It has already been said 1000 times that planning should be started early, but you should not only plan but also act early. Spread the individual preparations over a year otherwise you will have a lot of stress at once. I am happy to have done my semester abroad with your website, because I got to know people who organized the whole thing on their own and who often lacked essential information and then had no contact person. The paperwork is also done quickly because your website will check that everything is complete. I didn’t send my application for the university until the end of April, which in retrospect was a bit too late because it took a good four weeks for the acceptance to come. With the confirmation you can also apply for the visa first and it also takes until you get an appointment at the American embassy. The interview appointment was really not that bad. I waited 1.5 hours until my turn, but I was lucky and it was my turn shortly before the end of the day, so the officers just wanted to act quickly and even spoke German to me, which totally surprised me.
The university requires, among other things, the TOEFL as proof that you have sufficient language skills and with 61 points it requires significantly less than other universities. There are always people who claim that the test is totally easy, but even if you have always been good at English, you do not go to the test with an “everything easy” attitude, because that gave some people a rude awakening. Familiarize yourself with the tasks at least 6 weeks before the test. There are various books on this, and I also did a preparatory course with a native speaker as a lecturer, which I can only recommend.
In advance, I decided to stay with a host family. I know this is not for everyone, but for me it was important to immerse myself in everyday American life and, above all, to speak English all day. You can fill out the registration form online or print it out and forward it to the university via your website. Then three weeks before departure I received the address details of the family. The host family will NOT pick you up from the airport, so you have to organize the transfer yourself. The university advises you to take a super shuttle. That’s OK. Another option is a cap, but this is firstly super expensive and secondly not particularly safe. I have booked a private transfer with a car and a driver. It is more expensive than the shuttle, but much faster and safer. My host family was super nice and supported me in everything, and the other families also seem to be very nice.
In advance, I set up a free current account for students at Deutsche Bank. With the EC card, you can withdraw cash free of charge from their partner bank, Bank of America (as of 2011). A machine is located directly on the campus. You can also set up a free account with the BOA directly on site, but due to the shortness of my stay it would not have been worth it for me. You should definitely not do without a credit card in the USA. When applying, there were massive problems at Deutsche Bank due to my being a student without a steady income, so I would recommend you go elsewhere early enough to see e.g. Barkley Card. Just google it.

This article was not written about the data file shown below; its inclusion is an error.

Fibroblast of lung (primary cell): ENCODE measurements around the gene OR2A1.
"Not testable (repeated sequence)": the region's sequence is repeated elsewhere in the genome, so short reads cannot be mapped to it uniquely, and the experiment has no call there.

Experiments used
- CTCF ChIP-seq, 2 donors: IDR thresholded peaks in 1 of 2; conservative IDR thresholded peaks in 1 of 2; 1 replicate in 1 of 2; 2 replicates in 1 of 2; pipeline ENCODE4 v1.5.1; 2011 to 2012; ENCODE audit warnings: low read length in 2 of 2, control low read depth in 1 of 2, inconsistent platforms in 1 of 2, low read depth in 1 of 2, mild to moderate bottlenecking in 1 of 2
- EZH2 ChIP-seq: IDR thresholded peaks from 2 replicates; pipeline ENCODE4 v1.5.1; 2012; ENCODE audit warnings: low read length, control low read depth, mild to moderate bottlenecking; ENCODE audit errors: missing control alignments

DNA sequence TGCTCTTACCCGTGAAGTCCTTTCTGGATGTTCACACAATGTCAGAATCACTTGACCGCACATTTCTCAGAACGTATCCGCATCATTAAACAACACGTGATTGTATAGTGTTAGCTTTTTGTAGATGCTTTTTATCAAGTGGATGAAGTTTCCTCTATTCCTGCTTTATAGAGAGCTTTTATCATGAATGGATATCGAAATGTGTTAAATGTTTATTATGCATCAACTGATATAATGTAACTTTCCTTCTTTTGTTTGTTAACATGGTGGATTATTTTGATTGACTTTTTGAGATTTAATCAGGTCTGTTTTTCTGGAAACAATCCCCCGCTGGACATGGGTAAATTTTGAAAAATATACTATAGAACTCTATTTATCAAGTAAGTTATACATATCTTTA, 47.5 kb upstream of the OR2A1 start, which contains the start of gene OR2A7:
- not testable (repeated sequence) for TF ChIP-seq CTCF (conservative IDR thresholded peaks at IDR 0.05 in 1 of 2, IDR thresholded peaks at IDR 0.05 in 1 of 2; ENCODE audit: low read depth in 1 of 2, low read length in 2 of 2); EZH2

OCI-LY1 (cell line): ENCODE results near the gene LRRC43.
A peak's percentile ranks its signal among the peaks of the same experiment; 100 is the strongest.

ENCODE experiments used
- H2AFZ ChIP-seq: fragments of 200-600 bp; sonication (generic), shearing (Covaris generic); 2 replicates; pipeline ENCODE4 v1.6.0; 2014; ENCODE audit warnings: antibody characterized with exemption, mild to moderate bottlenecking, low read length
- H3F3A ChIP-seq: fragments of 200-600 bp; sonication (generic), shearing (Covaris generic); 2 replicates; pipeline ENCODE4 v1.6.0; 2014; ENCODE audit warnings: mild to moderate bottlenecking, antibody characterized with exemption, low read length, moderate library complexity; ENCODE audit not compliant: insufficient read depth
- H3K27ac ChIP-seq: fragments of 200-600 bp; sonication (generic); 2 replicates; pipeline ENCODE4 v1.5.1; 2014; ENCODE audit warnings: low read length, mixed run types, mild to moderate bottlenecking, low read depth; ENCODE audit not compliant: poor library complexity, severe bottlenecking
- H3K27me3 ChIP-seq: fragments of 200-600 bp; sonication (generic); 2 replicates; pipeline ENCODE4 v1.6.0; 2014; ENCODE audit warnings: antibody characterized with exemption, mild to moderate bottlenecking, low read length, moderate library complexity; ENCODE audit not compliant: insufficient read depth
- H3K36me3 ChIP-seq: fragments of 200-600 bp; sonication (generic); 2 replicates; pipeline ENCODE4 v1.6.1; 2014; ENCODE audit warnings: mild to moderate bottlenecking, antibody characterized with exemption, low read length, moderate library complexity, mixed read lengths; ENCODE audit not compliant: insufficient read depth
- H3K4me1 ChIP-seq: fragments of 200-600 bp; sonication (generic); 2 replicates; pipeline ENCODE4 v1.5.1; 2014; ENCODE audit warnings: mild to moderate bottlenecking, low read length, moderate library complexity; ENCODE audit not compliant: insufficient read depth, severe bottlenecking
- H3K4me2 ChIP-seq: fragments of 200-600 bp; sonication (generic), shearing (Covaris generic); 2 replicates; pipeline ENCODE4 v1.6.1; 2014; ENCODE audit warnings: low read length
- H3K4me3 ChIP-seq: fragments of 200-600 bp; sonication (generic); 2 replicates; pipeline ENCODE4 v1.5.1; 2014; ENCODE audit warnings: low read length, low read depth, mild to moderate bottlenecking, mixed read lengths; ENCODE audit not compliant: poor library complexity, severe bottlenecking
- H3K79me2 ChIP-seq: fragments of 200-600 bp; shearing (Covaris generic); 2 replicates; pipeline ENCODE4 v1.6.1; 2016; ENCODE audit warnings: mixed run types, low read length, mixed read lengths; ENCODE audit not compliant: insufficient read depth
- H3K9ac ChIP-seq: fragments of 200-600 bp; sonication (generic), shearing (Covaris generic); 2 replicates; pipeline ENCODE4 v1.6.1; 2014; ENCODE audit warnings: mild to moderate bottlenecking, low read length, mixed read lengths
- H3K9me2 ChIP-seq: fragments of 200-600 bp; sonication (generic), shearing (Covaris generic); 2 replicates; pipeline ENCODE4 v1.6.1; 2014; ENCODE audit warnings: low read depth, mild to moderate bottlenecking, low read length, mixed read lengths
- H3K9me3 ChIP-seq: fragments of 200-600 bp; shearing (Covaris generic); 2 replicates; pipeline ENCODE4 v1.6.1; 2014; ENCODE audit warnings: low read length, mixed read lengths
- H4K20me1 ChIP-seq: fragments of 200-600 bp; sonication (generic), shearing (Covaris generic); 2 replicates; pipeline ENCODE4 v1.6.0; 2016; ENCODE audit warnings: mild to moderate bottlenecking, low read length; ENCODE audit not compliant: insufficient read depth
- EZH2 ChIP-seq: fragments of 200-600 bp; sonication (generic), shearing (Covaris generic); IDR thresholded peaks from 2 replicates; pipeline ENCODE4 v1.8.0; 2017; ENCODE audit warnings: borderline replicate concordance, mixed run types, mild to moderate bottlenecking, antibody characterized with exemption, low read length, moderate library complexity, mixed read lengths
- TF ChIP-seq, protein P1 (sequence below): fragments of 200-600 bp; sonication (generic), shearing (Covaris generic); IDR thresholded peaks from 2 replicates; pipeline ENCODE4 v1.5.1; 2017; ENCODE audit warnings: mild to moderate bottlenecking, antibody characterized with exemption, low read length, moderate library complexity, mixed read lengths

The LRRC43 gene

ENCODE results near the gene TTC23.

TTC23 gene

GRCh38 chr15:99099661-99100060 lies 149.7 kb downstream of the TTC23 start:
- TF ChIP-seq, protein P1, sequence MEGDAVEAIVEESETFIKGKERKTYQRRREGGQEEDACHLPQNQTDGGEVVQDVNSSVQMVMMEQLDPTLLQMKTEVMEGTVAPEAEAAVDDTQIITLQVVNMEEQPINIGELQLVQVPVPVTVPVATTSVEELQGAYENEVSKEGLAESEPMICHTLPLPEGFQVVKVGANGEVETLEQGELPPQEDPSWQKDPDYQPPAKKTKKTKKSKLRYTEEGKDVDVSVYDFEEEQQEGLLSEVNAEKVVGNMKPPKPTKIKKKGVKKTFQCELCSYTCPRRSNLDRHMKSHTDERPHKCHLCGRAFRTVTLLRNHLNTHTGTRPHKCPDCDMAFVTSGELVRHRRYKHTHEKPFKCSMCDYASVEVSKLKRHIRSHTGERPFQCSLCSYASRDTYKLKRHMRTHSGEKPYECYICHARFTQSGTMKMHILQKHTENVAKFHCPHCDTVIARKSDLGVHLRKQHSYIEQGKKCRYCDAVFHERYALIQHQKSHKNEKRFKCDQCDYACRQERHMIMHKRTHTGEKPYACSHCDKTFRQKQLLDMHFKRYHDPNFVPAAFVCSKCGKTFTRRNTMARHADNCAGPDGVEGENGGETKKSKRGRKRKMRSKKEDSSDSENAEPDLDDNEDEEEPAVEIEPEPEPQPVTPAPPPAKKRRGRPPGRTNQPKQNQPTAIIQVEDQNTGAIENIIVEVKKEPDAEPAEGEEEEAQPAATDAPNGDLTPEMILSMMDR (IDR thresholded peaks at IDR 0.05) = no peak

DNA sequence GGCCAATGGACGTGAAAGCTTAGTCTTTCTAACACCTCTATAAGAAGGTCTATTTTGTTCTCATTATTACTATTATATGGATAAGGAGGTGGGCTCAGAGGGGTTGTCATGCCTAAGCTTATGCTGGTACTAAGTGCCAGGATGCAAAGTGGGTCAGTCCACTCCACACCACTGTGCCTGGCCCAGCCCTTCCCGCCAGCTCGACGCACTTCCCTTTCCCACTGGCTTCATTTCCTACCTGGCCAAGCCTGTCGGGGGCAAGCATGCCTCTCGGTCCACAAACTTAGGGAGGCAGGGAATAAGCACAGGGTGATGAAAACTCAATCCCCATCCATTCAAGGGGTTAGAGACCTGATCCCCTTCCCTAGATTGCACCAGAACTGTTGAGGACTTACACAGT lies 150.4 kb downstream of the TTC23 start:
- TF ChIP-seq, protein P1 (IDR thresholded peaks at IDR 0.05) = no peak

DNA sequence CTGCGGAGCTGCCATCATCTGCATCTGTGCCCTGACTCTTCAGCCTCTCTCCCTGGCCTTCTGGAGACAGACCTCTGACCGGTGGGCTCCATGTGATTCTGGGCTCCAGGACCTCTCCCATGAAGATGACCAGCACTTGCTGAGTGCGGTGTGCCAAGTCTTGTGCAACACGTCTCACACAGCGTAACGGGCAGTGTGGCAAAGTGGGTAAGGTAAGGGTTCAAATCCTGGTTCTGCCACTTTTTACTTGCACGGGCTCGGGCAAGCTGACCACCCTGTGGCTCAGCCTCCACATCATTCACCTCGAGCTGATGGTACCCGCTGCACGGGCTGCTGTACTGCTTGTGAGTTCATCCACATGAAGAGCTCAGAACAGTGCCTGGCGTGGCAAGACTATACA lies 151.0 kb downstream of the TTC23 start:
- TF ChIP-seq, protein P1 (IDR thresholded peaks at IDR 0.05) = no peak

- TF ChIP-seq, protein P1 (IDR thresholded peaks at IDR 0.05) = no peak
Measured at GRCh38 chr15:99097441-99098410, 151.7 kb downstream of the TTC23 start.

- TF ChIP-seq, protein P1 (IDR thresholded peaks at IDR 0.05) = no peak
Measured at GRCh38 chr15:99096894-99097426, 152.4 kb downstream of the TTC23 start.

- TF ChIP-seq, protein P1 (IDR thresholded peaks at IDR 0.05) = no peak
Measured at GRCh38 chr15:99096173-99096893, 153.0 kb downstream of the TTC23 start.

Choosing a course in art history or history was difficult for me too. The courses were all closed when I arrived, but I was advised to just go to the professors with my note and ask if I can still take part, because just like in Germany, more people register for a course than ultimately come. Sometimes courses are just too difficult or you don’t like them, so it is important to be flexible and look for alternatives. I ended up having two courses in art history and two in American studies. I needed at least two books for each class, and in the end I had to buy $ 250 books that I hadn’t budgeted for at all. In general, studying is much more complex than in Germany. You have to read something every week before each lesson and there are always two exams in the semester, plus presentations, quizzes and essays. You should be clear about that. But due to the good weather and the nice people, the whole thing is relatively relaxed. Check educationvv to see more reviews from current students.
Public transportation in California is a disaster. The bus makes total detours and it can take two hours to get to the beach. If you have a driver’s license then I would advise you to buy a used car or at least rent a car. Most of us didn’t do that because you need an international driver’s license and auto insurance that costs a few hundred dollars a year. Nevertheless, I didn’t let my mood spoil and always took the bus and walked. My host mother also made her bike available to me and also drove me in the car.
Despite the university stress there is a lot to do, including trips to Laguna Beach, Huntington Beach, Newport Beach, Disneyland, Knott’s (Scary) Berry Farm, Universal Studios, San Diego, Sea World, San Diego Zoo, Las Vegas, Grand Canyon, Los Angeles , Hollywood.
I would like to recommend a very personal matter to you. You are obliged to take out the health insurance of the university, I would also recommend you to take out a foreign health insurance in Germany, which covers almost everything. I’m glad I had both, because I had to go to the hospital twice and they wanted to see cash quickly. You have to pay $ 150 yourself every time you come to the hospital. The prices for medical care cannot be compared with those in Germany. My German international health insurance then covered all the costs that the American one did not want to pay. Even if you don’t want to think about something like that, you should be prepared for it, because it happens very quickly.
I can only advise everyone to do a semester abroad, of course, preferably in California;). So don’t shy away from the costs and efforts, because during your studies it is a unique opportunity to live so “cheaply” elsewhere.